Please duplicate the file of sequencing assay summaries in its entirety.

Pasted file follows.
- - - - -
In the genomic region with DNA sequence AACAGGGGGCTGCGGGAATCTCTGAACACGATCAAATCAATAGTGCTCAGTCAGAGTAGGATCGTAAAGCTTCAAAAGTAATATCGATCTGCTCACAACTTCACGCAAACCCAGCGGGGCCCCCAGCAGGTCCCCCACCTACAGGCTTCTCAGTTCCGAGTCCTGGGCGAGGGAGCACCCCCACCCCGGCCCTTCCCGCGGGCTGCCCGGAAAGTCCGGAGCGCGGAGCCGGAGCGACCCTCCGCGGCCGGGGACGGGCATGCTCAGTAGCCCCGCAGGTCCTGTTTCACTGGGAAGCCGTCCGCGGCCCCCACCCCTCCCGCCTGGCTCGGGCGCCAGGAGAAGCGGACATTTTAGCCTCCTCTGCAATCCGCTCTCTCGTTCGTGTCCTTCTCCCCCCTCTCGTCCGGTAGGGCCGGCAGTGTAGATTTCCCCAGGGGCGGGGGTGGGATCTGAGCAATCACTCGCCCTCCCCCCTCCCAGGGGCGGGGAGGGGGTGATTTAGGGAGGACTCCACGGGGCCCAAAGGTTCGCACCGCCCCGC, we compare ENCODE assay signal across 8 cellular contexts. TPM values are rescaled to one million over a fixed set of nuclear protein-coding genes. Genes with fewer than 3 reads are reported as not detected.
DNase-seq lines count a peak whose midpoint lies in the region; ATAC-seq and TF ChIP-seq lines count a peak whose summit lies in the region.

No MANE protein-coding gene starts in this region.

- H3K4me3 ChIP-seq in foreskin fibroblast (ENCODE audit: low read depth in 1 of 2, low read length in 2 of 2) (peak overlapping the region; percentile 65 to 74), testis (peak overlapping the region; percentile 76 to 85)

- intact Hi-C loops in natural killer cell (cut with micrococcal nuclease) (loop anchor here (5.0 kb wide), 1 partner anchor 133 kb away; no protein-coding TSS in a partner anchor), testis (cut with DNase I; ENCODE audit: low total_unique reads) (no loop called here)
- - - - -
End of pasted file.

In the genomic region with DNA sequence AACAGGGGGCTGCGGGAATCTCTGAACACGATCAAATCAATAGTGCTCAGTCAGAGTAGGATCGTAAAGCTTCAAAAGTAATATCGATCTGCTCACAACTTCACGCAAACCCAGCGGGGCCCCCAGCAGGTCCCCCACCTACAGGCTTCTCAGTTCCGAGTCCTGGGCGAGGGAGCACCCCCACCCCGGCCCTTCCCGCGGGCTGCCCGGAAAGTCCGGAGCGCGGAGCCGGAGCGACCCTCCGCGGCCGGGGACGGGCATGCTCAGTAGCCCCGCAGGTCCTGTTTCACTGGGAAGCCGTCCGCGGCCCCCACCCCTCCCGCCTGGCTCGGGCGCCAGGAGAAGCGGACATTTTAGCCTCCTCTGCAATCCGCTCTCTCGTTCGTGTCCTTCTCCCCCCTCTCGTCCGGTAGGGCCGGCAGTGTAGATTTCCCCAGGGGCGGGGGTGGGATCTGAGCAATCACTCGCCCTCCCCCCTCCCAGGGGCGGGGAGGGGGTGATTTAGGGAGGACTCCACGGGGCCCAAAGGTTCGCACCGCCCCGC, we compare ENCODE assay signal across 8 cellular contexts. TPM values are rescaled to one million over a fixed set of nuclear protein-coding genes. Genes with fewer than 3 reads are reported as not detected.
DNase-seq lines count a peak whose midpoint lies in the region; ATAC-seq and TF ChIP-seq lines count a peak whose summit lies in the region.

No MANE protein-coding gene starts in this region.

- H3K4me3 ChIP-seq in foreskin fibroblast (ENCODE audit: low read depth in 1 of 2, low read length in 2 of 2) (peak overlapping the region; percentile 65 to 74), testis (peak overlapping the region; percentile 76 to 85)

- intact Hi-C loops in natural killer cell (cut with micrococcal nuclease) (loop anchor here (5.0 kb wide), 1 partner anchor 133 kb away; no protein-coding TSS in a partner anchor), testis (cut with DNase I; ENCODE audit: low total_unique reads) (no loop called here)